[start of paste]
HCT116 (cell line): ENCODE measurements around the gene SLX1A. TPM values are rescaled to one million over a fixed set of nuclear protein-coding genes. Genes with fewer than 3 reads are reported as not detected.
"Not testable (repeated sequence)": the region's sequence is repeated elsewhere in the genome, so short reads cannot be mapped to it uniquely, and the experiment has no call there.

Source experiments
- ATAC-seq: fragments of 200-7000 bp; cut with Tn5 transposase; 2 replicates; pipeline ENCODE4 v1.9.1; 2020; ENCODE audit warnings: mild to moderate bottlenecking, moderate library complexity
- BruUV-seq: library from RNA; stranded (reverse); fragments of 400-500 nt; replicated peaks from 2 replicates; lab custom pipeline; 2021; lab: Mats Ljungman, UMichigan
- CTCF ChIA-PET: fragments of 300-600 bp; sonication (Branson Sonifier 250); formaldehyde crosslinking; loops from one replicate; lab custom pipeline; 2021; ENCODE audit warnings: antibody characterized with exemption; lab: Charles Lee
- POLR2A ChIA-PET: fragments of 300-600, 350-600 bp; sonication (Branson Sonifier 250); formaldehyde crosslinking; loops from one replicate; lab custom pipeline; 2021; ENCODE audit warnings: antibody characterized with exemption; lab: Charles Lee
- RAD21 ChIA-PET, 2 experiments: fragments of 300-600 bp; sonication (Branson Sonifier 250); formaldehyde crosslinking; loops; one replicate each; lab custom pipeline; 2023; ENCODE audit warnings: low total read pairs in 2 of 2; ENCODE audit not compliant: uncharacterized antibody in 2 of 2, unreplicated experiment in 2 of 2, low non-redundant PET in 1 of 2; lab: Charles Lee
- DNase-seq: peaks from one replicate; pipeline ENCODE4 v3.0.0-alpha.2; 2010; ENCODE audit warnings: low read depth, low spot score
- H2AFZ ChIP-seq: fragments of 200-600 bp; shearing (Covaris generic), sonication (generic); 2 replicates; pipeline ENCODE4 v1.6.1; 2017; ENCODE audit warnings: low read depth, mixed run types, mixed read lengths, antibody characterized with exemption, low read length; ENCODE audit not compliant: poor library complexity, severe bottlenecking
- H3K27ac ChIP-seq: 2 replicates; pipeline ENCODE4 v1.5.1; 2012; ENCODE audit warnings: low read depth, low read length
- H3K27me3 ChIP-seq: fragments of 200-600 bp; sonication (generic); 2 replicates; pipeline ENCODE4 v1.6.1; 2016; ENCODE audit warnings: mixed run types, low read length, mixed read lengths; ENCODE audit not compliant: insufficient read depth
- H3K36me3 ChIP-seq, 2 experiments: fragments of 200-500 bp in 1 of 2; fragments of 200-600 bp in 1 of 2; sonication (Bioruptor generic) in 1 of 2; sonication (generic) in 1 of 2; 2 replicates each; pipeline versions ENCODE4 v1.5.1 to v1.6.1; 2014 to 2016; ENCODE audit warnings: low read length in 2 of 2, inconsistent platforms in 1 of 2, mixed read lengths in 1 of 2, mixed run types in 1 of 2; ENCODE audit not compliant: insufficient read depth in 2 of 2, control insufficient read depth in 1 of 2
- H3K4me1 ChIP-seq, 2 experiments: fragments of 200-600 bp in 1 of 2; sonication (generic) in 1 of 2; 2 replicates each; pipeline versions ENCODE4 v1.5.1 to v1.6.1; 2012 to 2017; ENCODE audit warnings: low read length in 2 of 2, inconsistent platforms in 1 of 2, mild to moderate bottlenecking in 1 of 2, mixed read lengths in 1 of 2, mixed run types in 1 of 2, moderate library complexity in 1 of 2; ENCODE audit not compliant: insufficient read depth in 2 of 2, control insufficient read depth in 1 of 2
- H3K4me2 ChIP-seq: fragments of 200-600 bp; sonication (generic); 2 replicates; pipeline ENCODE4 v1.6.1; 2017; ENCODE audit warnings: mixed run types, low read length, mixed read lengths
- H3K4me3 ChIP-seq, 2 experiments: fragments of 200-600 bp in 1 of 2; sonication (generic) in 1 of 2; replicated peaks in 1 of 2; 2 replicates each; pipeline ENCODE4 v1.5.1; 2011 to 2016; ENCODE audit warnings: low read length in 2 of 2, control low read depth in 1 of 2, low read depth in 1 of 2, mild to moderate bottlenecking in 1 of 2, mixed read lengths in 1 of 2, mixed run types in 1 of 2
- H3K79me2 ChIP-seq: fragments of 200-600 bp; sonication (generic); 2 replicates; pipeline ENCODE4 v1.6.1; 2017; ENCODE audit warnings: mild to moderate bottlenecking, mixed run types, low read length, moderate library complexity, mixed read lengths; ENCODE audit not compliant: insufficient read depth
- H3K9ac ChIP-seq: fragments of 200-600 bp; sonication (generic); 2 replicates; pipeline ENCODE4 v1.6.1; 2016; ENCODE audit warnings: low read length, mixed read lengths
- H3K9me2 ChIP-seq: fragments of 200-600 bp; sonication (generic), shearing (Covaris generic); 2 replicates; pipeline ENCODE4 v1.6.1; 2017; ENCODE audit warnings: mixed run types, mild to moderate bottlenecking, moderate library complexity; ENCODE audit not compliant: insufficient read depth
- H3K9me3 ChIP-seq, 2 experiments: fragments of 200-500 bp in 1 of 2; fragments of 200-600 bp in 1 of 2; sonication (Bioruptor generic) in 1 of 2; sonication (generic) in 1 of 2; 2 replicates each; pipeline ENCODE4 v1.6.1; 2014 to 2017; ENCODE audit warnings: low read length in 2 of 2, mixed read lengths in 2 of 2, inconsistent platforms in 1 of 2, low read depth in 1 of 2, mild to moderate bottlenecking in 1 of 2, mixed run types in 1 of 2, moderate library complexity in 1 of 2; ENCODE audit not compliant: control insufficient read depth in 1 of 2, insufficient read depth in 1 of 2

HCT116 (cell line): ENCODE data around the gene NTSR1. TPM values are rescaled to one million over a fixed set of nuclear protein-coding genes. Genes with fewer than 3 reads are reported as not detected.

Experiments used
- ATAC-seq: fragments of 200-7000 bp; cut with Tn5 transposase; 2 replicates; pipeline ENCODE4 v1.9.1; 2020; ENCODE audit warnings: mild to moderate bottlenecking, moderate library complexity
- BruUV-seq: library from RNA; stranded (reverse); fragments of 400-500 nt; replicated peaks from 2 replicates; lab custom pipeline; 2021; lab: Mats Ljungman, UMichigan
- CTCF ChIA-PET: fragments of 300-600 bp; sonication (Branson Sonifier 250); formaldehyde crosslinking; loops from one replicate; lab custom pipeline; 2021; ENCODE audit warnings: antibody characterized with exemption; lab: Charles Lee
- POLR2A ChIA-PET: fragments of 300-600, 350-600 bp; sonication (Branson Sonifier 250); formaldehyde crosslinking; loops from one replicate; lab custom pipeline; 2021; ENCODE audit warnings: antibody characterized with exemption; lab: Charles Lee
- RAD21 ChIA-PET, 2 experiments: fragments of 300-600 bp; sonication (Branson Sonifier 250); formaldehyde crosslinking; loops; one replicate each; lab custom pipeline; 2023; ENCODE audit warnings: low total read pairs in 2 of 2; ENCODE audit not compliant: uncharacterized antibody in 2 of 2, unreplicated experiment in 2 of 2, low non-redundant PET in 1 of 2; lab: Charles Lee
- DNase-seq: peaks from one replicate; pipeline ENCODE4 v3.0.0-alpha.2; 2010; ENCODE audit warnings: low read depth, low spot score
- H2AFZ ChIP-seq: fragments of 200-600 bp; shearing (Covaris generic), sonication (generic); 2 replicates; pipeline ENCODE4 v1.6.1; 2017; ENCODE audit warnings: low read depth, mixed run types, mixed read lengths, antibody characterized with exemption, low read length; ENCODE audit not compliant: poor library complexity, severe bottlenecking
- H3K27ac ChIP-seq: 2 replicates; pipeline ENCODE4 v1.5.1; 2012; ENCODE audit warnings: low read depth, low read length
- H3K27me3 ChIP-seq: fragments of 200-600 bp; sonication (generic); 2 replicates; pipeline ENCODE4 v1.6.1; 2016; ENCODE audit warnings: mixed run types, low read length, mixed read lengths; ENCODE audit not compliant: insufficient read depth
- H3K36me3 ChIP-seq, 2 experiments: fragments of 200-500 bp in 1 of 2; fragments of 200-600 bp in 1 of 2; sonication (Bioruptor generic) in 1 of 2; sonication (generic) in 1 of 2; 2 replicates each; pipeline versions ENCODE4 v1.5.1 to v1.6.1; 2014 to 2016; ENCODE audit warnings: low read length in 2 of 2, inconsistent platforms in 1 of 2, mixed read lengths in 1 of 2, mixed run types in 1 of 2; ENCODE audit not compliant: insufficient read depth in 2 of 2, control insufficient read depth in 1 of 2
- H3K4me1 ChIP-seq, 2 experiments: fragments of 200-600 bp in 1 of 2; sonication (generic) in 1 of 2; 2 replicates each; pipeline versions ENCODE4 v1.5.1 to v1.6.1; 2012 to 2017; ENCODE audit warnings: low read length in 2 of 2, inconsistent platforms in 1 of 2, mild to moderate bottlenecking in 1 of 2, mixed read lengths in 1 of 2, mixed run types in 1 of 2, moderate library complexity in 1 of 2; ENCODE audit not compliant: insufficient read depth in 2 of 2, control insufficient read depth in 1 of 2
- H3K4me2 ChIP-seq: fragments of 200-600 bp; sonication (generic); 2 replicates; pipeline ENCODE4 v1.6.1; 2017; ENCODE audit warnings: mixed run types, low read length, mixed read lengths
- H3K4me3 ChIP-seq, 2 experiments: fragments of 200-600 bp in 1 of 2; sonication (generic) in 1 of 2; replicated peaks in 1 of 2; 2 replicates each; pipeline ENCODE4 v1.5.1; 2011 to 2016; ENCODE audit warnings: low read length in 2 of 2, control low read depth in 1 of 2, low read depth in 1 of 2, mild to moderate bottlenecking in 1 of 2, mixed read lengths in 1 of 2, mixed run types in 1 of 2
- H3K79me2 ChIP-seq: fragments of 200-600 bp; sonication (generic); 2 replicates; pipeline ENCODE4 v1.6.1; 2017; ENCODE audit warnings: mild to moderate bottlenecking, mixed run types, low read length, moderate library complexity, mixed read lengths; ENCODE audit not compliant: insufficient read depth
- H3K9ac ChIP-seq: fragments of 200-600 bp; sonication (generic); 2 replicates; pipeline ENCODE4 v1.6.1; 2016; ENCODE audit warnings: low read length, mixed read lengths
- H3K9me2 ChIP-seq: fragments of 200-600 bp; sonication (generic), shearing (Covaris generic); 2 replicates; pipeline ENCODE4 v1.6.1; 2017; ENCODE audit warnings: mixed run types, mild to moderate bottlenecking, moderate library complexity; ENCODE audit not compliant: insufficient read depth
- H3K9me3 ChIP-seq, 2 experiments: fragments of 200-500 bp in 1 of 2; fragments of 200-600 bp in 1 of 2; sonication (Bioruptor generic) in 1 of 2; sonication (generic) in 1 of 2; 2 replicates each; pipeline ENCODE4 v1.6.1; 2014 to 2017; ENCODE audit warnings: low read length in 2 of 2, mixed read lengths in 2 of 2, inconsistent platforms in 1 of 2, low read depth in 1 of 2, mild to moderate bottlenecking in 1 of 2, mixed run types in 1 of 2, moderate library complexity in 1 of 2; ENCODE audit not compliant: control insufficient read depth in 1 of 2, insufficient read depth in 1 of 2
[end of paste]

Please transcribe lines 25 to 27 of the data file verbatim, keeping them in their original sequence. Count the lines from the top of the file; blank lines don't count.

- CTCF ChIA-PET: fragments of 300-600 bp; sonication (Branson Sonifier 250); formaldehyde crosslinking; loops from one replicate; lab custom pipeline; 2021; ENCODE audit warnings: antibody characterized with exemption; lab: Charles Lee
- POLR2A ChIA-PET: fragments of 300-600, 350-600 bp; sonication (Branson Sonifier 250); formaldehyde crosslinking; loops from one replicate; lab custom pipeline; 2021; ENCODE audit warnings: antibody characterized with exemption; lab: Charles Lee
- RAD21 ChIA-PET, 2 experiments: fragments of 300-600 bp; sonication (Branson Sonifier 250); formaldehyde crosslinking; loops; one replicate each; lab custom pipeline; 2023; ENCODE audit warnings: low total read pairs in 2 of 2; ENCODE audit not compliant: uncharacterized antibody in 2 of 2, unreplicated experiment in 2 of 2, low non-redundant PET in 1 of 2; lab: Charles Lee